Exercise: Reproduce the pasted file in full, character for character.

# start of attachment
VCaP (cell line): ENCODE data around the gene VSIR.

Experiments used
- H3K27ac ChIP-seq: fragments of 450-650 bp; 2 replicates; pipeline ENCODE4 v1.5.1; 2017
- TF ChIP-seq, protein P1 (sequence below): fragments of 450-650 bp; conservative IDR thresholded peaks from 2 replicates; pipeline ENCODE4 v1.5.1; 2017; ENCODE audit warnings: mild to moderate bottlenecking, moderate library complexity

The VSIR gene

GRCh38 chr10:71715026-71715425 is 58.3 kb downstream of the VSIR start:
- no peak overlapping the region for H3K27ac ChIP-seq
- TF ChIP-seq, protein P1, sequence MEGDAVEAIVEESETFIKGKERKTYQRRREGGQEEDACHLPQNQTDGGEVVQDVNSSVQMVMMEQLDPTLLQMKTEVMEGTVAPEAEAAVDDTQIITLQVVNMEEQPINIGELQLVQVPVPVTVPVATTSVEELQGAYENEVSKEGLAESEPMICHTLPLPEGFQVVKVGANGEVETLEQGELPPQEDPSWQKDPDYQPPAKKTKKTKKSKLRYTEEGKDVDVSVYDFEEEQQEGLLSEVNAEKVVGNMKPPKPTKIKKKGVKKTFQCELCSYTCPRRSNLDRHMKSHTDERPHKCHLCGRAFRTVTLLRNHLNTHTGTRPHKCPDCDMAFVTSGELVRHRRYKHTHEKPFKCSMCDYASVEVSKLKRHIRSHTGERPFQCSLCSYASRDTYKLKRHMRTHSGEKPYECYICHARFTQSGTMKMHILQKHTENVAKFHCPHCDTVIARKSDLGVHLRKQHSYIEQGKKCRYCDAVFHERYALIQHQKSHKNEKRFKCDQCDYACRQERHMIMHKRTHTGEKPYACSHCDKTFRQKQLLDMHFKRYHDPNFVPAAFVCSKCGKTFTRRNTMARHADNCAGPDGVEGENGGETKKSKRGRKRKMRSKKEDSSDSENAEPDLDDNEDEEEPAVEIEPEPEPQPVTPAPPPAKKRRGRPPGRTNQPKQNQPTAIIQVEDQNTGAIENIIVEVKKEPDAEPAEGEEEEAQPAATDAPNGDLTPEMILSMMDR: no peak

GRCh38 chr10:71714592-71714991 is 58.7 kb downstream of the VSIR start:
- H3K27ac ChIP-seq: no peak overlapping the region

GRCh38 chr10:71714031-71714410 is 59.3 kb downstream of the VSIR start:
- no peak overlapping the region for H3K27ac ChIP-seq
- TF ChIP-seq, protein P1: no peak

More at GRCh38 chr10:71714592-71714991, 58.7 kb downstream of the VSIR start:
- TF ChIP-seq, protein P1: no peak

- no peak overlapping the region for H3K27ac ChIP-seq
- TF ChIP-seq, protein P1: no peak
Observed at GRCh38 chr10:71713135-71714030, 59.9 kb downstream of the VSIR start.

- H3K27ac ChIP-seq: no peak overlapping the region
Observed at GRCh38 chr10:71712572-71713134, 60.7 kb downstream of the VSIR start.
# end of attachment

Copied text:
VCaP (cell line): ENCODE data around the gene VSIR.

Experiments used
- H3K27ac ChIP-seq: fragments of 450-650 bp; 2 replicates; pipeline ENCODE4 v1.5.1; 2017
- TF ChIP-seq, protein P1 (sequence below): fragments of 450-650 bp; conservative IDR thresholded peaks from 2 replicates; pipeline ENCODE4 v1.5.1; 2017; ENCODE audit warnings: mild to moderate bottlenecking, moderate library complexity

The VSIR gene

GRCh38 chr10:71715026-71715425 is 58.3 kb downstream of the VSIR start:
- no peak overlapping the region for H3K27ac ChIP-seq
- TF ChIP-seq, protein P1, sequence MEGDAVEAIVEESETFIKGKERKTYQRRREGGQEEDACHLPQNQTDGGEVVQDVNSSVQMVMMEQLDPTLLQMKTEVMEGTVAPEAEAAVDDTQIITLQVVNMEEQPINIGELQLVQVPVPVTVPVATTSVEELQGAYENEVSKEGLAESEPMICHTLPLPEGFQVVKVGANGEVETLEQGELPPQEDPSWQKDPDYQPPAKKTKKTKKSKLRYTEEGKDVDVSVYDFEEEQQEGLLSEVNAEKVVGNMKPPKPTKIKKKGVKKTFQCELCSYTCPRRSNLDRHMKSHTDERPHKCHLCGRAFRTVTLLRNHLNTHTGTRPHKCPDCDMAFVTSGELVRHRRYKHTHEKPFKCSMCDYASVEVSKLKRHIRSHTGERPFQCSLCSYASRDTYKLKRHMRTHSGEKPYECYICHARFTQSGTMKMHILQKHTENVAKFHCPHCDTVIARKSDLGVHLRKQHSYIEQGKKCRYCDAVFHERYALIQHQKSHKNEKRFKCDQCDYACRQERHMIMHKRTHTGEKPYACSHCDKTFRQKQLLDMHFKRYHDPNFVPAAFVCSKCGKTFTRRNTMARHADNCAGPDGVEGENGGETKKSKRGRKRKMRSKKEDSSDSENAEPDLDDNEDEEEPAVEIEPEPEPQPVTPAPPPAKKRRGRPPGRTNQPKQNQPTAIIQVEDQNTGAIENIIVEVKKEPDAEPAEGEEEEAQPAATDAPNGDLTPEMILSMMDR: no peak

GRCh38 chr10:71714592-71714991 is 58.7 kb downstream of the VSIR start:
- H3K27ac ChIP-seq: no peak overlapping the region

GRCh38 chr10:71714031-71714410 is 59.3 kb downstream of the VSIR start:
- no peak overlapping the region for H3K27ac ChIP-seq
- TF ChIP-seq, protein P1: no peak

More at GRCh38 chr10:71714592-71714991, 58.7 kb downstream of the VSIR start:
- TF ChIP-seq, protein P1: no peak

- no peak overlapping the region for H3K27ac ChIP-seq
- TF ChIP-seq, protein P1: no peak
Observed at GRCh38 chr10:71713135-71714030, 59.9 kb downstream of the VSIR start.

- H3K27ac ChIP-seq: no peak overlapping the region
Observed at GRCh38 chr10:71712572-71713134, 60.7 kb downstream of the VSIR start.